Originally published at: FESCo election: Interview with David Cantrell – Fedora Community Blog
This is a part of the Elections Interviews series. Voting is open to all Fedora contributors. The voting period starts on Friday, 9 December and closes promptly at 23:59:59 UTC on Thursday, 22 December.
Interview with David Cantrell
- Fedora Account: dcantrell
- IRC: dcantrell in wherever is necessary, but I stay connected to #fedora-devel, #fedora-qa, and #fedora-ambassadors on Libera. I have not set up Matrix favorites yet, but it’s on my to do list! You can find me on chat.fedoraproject.org though as dcantrell.
- Fedora User Wiki Page
Why do you want to be a member of FESCo and how do you expect to help steer the direction of Fedora?
I want to continue being a part of FESCo because I enjoy the challenge and seeing the project work together to reach decisions that work for everyone. Some changes are easier than others, but I enjoy working with everyone and working through proposals and weighing the technical impacts and arriving at a decision.
I try to approach every proposal objectively and offer my own opinions and questions to really try to understand the impact. Guiding a project like Fedora is difficult at times, but I do genuinely enjoy the work.
How do you currently contribute to Fedora? How does that contribution benefit the community?
I am currently a member of FESCo and the Fedora Council. I maintain a number of packages for which I am either the upstream project as well or have offered to package the project in Fedora. I sponsor new package maintainers and help people get started in the community. And recently I have been able to start attending events again, the most recent was the All Things Open conference in Raleigh, NC. There I co-presented on Fedora moving to SPDX license expressions in its packages. That effort in particular has been something I have been working on for years with Red Hat Legal.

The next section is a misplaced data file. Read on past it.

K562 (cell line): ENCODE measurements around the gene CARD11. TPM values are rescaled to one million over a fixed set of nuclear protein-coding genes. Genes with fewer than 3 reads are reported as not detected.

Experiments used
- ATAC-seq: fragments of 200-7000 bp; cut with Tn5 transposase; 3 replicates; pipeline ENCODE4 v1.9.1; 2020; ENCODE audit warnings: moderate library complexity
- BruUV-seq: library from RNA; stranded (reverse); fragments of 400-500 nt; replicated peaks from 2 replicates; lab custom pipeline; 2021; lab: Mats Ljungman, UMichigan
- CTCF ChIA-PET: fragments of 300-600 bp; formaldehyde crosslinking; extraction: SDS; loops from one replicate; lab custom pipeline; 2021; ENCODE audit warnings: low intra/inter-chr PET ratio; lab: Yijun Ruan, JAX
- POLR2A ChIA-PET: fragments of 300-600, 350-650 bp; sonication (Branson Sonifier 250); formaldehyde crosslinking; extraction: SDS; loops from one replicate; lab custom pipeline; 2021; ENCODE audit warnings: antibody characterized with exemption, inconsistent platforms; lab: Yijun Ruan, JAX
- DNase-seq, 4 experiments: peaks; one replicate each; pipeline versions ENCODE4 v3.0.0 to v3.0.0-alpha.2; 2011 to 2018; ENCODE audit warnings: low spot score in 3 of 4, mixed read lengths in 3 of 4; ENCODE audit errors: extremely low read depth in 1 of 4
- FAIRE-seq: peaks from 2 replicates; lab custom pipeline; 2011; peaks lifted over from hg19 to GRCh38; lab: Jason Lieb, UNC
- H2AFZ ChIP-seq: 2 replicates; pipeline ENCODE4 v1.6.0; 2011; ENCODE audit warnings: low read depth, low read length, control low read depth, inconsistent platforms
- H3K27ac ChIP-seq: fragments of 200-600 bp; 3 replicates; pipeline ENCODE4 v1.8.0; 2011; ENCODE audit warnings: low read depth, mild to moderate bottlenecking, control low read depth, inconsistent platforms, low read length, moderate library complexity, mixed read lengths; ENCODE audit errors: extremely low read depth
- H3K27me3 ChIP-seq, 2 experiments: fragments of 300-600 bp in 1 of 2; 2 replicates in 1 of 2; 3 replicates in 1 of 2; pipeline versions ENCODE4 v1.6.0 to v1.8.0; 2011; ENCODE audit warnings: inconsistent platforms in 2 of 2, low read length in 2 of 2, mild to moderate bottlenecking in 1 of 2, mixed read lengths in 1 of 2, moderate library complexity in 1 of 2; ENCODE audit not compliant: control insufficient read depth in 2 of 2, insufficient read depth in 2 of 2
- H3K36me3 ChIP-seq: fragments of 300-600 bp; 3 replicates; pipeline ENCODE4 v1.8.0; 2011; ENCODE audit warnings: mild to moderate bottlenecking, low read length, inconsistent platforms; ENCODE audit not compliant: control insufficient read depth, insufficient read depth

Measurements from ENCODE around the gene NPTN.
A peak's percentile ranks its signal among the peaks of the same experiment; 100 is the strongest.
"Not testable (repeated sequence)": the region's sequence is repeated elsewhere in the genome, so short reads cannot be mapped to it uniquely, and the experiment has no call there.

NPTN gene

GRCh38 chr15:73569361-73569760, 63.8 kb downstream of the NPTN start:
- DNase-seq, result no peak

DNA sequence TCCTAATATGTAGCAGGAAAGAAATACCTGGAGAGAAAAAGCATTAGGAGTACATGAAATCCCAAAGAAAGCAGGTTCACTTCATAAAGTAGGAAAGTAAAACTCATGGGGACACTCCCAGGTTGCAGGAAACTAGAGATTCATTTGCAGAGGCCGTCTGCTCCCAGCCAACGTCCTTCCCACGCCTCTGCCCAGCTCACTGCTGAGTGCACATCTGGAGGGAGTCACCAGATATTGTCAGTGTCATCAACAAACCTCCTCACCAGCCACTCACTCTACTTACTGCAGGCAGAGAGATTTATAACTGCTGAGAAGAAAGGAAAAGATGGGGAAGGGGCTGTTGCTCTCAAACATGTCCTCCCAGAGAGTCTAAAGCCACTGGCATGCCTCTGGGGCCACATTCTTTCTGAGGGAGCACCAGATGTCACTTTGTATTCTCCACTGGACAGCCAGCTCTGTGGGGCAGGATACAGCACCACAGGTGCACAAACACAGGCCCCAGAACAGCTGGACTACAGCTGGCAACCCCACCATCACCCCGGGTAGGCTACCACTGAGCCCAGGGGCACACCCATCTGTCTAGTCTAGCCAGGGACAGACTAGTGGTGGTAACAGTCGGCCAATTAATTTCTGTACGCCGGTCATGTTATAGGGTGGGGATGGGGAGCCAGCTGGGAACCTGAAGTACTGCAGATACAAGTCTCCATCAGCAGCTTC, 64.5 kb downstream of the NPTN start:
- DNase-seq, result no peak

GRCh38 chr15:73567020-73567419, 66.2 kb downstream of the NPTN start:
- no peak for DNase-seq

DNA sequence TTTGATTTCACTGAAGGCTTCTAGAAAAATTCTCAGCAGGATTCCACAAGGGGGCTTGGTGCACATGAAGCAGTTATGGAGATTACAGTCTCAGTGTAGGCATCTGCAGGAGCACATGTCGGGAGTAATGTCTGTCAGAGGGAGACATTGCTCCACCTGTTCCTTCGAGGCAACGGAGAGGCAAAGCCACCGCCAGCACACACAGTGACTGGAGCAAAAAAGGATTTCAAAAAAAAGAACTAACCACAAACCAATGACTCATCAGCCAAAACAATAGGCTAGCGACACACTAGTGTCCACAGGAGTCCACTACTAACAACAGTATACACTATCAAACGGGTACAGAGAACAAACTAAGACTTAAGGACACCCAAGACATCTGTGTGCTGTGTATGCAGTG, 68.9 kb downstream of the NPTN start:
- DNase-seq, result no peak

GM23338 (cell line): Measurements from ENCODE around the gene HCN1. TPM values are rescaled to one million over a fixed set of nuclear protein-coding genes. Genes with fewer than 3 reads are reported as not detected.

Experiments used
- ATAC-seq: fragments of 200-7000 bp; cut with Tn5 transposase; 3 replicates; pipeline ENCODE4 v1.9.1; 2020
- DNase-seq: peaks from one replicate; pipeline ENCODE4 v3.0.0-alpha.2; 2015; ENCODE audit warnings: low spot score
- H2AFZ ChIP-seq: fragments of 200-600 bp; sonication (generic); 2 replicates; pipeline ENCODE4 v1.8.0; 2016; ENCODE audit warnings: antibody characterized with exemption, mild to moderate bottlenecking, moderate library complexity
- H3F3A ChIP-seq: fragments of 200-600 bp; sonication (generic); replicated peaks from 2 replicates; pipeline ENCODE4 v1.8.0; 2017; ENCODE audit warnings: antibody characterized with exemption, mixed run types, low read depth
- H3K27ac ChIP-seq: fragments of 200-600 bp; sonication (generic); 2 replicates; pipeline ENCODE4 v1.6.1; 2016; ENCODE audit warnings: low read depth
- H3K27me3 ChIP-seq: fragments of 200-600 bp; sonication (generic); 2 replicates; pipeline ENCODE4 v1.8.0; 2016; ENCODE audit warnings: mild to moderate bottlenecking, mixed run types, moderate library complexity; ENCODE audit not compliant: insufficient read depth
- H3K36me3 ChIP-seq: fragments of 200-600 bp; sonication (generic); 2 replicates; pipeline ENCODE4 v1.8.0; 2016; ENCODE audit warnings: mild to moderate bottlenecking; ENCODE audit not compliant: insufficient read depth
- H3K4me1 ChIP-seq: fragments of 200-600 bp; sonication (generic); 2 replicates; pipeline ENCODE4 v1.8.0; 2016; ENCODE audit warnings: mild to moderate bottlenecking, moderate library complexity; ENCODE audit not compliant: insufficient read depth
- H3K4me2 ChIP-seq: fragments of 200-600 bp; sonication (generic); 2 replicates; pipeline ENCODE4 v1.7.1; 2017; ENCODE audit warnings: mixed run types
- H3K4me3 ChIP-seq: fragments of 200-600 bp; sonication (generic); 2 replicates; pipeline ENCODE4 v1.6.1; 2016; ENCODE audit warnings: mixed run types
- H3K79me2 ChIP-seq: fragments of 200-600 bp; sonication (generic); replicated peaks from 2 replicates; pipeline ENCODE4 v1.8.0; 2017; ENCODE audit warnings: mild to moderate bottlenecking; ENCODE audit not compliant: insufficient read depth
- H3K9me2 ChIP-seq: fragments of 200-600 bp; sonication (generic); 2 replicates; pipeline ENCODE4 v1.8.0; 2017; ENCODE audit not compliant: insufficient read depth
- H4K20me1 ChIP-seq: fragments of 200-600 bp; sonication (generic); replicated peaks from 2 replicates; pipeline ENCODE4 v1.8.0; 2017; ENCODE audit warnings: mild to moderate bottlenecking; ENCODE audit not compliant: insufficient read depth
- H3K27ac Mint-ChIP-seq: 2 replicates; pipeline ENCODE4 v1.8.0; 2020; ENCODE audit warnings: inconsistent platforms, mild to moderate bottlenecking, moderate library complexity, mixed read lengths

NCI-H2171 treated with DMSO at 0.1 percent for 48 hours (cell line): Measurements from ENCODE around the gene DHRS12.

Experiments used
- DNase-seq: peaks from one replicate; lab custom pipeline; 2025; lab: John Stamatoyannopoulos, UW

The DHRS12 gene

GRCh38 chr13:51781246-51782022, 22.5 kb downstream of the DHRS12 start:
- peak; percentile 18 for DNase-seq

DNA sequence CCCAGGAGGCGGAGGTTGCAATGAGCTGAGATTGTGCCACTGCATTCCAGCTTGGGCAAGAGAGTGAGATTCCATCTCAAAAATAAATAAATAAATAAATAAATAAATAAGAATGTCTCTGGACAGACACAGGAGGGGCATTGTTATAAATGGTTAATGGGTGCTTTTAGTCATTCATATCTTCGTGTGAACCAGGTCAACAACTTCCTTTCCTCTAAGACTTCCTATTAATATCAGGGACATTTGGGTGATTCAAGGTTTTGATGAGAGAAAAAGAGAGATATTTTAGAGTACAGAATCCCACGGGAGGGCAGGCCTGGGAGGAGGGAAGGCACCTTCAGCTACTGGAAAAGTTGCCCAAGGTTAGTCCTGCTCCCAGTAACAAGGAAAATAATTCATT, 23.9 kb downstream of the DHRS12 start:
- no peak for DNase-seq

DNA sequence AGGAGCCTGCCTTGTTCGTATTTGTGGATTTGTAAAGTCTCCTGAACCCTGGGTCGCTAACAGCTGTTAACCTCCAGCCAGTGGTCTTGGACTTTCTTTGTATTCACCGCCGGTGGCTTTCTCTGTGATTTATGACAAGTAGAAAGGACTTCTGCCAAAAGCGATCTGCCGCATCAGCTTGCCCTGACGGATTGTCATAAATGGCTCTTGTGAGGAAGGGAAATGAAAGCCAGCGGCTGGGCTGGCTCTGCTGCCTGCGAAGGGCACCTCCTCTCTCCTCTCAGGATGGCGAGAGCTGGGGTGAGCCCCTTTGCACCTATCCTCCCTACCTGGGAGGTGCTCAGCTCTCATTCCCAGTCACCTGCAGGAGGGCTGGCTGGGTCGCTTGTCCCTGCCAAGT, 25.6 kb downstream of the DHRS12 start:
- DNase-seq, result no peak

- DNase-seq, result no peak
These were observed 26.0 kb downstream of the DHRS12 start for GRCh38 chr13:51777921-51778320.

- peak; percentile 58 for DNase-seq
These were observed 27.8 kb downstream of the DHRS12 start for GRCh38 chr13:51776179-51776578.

How do you handle disagreements when working as part of a team?
First, I prefer to assume good intent on the part of all involved. We are all working towards a shared goal and we would not be in the discussion if we did not care about the end goal.
If you approach a discussion with this mindset, I find it makes it easier to process the responses from others. You can state a disagreement but in some cases your point may be outweighed by something else the group determines is more important. This is ok and does not mean you are being ignored.
As a second point, I also prefer to not make assumptions about the actions or intent of others. I see this often in all parts of life. But if you go back to assuming good intent and focusing on that, then it makes it easier to have the conversation. Avoiding speculation or motives is really important and sticking to facts helps focus on the actual technical discussion.
One way to help get past disagreements is to try and find a subset of things that everyone in the discussion agrees on. Use that as a new starting point and continue from there.
Lastly, a third point, is to know when to leave the discussion alone. So many times people feel they are not being heard or feel they need to have the final word. This can make the discussion last forever while making no real progress. My personal rule is to try and bring up a concern or point no more than twice before leaving it alone. By then you have stated your position and that is good enough for the purposes of the discussion.
What else should community members know about you or your positions?
For the majority of time I have been part of FESCo the world has been dealing with COVID-19. The last Flock we had in person was in Budapest. I was at that one but not yet part of FESCo. Once I was elected to FESCo, in person events stopped happening. I very much miss the in person gatherings and look forward to seeing people in person next year!